Twenty participants aged between 23 and 39 (female = 11, Mage = 29) were recruited via advertisement, and an online student pool ( of the Vrije Universiteit Amsterdam (VU). The study received a positive advice of the Scientific and Ethical Review Board of the Faculty of Behavioral and Movement Sciences of the Vrije Universiteit. All subjects gave their written informed consent prior to participation in the study. A total of 5 participants reported having prior breathwork experience. All participants were screened based on strict health exclusion criteria (see Appendix).


Upon arrival at the University participants completed the Profile of Mood States (POMS) questionnaire (Grove & Prapavessis, 1992) and the EEG was applied. Then a 5-min eyes closed resting state EEG was recorded using a Neuroscan NuAmps amplifier ( Accessed 29 August 2023) with a Neuroscan waveguard 32 channels caps ( Accessed 29 August 2023) and a sampling rate of 500 Hz. Participants then received the breathing instructions, after which they laid down on a mattress with lights slightly dimmed to engage in the breathwork experience. After completion, the eyes closed resting state EEG activity was recorded again. Last, the participants filled in the POMS (Grove & Prapavessis, 1992) and 11D-ASC (Studerus et al., 2010).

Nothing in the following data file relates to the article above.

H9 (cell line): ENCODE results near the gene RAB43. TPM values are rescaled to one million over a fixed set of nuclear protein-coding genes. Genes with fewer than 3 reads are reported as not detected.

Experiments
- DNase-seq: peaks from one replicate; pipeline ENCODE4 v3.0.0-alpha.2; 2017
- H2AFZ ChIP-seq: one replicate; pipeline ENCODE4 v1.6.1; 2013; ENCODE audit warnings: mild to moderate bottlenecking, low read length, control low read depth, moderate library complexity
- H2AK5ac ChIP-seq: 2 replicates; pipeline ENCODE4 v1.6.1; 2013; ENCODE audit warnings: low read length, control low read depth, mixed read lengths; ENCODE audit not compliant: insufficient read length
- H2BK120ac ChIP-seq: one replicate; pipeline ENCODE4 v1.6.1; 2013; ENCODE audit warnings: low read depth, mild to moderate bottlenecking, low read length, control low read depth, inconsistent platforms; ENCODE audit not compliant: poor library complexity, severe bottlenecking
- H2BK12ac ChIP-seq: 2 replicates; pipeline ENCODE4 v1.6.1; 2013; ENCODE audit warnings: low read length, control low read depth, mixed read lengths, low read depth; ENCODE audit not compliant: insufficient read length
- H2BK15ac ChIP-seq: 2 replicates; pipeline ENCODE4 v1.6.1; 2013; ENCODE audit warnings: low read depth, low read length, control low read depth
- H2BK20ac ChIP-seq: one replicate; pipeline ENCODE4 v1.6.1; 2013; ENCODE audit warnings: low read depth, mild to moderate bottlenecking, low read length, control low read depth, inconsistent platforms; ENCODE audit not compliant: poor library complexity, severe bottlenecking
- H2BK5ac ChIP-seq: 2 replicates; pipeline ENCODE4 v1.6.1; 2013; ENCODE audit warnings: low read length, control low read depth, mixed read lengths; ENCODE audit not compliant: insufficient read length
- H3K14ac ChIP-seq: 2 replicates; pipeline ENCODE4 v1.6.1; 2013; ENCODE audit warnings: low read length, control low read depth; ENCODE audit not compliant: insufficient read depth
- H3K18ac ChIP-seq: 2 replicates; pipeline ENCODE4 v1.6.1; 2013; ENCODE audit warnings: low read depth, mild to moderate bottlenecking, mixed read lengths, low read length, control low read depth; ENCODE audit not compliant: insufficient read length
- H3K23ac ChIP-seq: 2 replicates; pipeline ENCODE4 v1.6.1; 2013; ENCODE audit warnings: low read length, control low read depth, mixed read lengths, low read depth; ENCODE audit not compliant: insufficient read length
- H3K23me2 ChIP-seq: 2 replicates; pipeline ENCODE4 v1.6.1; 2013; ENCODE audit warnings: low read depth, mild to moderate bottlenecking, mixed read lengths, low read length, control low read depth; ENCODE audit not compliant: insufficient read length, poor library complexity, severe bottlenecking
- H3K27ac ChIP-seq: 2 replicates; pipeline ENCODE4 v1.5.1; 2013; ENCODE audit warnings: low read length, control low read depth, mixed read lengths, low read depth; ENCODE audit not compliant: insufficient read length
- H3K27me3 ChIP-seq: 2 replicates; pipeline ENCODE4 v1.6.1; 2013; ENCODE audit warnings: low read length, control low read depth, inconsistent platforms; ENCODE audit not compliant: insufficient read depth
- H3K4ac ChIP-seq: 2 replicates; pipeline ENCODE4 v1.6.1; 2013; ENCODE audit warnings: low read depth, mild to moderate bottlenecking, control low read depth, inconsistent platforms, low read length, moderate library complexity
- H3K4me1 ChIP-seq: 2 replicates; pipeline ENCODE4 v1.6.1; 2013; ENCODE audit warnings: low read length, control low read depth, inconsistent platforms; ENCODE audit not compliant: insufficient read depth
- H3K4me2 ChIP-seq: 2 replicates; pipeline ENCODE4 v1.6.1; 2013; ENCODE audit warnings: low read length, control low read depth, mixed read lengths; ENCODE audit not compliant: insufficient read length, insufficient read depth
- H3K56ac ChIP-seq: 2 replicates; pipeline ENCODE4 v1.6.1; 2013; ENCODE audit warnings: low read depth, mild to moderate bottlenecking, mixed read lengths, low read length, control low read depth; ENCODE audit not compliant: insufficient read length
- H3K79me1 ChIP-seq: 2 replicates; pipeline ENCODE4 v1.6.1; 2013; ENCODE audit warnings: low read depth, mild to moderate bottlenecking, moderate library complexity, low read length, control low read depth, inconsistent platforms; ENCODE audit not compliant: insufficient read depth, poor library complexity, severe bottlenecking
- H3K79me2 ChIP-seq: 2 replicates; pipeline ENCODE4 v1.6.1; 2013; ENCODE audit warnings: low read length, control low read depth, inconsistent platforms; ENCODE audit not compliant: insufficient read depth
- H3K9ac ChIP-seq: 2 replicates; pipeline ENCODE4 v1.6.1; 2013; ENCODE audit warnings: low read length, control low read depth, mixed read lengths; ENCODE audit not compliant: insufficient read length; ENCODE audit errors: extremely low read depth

POMS questionnaire

The Profile of Mood States (POMS) questionnaire (Grove & Prapavessis, 1992) is a standard validated psychological instrument for measuring mood states via a series of descriptive words pertaining to various feelings across 60 items scored on a 5-point Likert scale. For this study, we used a modified version of the POMS consisting of only 40 items (Grove & Prapavessis, 1992). These items comprise of five negative subscales (fatigue, anger, tension, confusion, depression) and two positive subscales (vigor, esteem).

11D-ASC questionnaire

The shortened version of the altered states of consciousness 11D-ASC (Studerus et al., 2010) was originally developed to measure transient deviations of a healthy individual’s normal state of waking consciousness across different induction methods (Dittrich, 1998; Dittrich et al., 2010). It contains three primary dimensions which are termed “oceanic boundlessness” (OBN), “dread of ego dissolution” (DED), and “visionary restructuralization” (VRS), with eleven subscales.